Re­al­ly? A cure? For a mass mar­ket dis­ease like di­a­betes?

If that all seems a bit too won­der­ful to be be­lieved, think about where Pagli­u­ca is com­ing from. Stem cell ther­a­pies had their hey­day well over a decade ago as the next big thing in med­i­cine — an overnight sen­sa­tion which sput­tered out in fail­ure as the sur­vivors went back in­to the lab to do the hard work nec­es­sary to make it a re­al­i­ty. That long pe­ri­od of qui­et bred con­sid­er­able skep­ti­cism, es­pe­cial­ly af­ter the first wave of promised cures failed to ma­te­ri­al­ize. And she’s watched it play out as re­gen­er­a­tive med­i­cine made its come­back.

One of those pi­o­neer­ing sci­en­tists who stayed in the lab was Sem­ma sci­en­tif­ic founder and Har­vard pro­fes­sor Doug Melton, who pub­lished a land­mark study 5 years ago out­lin­ing how he had suc­cess­ful­ly used stem cells to cre­ate in­sulin-pro­duc­ing pan­cre­at­ic be­ta cells that were in­sert­ed in bulk in­to mice and suc­cess­ful­ly pro­tect­ed from an im­mune re­sponse — a break­through in re­gen­er­a­tive med­i­cine. And he’d been work­ing on the cure for more than 20 years, which he start­ed fol­low­ing his son’s di­ag­no­sis of Type 1 di­a­betes.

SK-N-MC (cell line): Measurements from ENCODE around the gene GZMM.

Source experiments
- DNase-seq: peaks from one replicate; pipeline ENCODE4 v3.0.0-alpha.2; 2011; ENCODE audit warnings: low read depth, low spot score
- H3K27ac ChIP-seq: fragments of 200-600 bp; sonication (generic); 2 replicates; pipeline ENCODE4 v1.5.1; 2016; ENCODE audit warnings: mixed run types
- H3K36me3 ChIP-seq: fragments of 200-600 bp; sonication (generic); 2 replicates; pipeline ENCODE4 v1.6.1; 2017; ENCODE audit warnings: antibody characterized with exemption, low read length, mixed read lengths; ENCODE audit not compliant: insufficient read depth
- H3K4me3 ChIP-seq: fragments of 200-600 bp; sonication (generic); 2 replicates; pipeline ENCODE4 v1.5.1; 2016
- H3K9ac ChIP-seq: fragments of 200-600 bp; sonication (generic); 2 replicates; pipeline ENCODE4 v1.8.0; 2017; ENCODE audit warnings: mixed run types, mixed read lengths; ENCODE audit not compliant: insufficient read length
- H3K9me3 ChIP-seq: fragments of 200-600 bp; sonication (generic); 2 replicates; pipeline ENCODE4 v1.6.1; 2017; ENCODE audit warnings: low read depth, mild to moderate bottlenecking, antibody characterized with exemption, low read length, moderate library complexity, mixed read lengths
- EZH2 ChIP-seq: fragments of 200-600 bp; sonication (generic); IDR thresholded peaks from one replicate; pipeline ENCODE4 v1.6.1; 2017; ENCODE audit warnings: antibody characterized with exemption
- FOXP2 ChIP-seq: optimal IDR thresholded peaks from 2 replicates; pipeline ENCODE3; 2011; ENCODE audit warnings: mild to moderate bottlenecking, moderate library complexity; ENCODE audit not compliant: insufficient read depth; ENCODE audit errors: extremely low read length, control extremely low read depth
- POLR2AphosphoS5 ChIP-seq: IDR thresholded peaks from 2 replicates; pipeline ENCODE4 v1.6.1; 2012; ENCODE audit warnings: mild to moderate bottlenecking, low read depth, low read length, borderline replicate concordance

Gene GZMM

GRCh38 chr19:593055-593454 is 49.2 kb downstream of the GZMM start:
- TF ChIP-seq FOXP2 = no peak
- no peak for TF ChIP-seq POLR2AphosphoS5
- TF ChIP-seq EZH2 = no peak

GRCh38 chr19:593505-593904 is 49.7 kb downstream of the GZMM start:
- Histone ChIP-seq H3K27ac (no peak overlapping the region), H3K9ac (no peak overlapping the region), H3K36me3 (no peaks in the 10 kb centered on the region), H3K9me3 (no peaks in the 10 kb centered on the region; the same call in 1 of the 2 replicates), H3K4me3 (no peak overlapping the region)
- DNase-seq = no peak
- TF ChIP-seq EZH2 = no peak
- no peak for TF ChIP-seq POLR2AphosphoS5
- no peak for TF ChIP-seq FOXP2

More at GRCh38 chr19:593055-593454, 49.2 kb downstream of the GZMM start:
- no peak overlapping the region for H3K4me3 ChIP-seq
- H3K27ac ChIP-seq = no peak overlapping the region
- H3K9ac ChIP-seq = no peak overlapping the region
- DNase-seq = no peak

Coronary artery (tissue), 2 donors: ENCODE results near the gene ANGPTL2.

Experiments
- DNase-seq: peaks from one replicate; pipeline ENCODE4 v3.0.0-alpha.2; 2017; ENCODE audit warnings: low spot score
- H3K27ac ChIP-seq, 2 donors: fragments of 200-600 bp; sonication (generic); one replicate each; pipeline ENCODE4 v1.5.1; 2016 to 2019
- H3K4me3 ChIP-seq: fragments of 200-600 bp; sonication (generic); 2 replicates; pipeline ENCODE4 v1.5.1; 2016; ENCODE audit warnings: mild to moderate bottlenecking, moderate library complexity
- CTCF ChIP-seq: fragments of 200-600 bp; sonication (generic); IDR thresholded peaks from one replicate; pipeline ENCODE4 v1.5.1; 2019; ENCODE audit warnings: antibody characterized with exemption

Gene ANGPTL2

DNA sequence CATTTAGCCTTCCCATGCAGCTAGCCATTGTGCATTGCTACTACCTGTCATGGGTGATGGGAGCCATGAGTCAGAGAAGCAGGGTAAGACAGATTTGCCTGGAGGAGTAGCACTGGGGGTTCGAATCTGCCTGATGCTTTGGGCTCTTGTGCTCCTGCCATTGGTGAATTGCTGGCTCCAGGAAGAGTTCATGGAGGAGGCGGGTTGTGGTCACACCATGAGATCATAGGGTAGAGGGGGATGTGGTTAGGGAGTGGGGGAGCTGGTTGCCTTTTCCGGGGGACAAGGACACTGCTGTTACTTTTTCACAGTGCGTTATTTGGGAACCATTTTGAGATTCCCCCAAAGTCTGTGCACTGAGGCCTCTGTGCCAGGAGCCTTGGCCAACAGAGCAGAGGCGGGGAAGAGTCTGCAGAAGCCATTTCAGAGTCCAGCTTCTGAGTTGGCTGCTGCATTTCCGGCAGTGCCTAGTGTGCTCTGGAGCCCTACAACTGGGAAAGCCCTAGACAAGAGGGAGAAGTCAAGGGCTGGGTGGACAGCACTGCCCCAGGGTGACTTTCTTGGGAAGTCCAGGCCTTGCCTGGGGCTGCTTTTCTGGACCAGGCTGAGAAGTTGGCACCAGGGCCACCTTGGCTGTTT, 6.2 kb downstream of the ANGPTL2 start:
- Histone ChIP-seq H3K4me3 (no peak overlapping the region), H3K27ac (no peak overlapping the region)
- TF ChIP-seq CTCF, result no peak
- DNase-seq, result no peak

They’ve raised $158 mil­lion over 4 years at Sem­ma to get to this stage, stand­ing on the thresh­old of a pair of small hu­man stud­ies set to launch next year. They’ll now see if they can re­pro­duce in hu­mans what they did in the non-hu­man pri­mates and pigs: first by run­ning a small study with an im­muno­sup­pres­sant, fol­lowed by the use of their de­vice in an­oth­er study lat­er next year that will avoid im­muno­sup­pres­sants.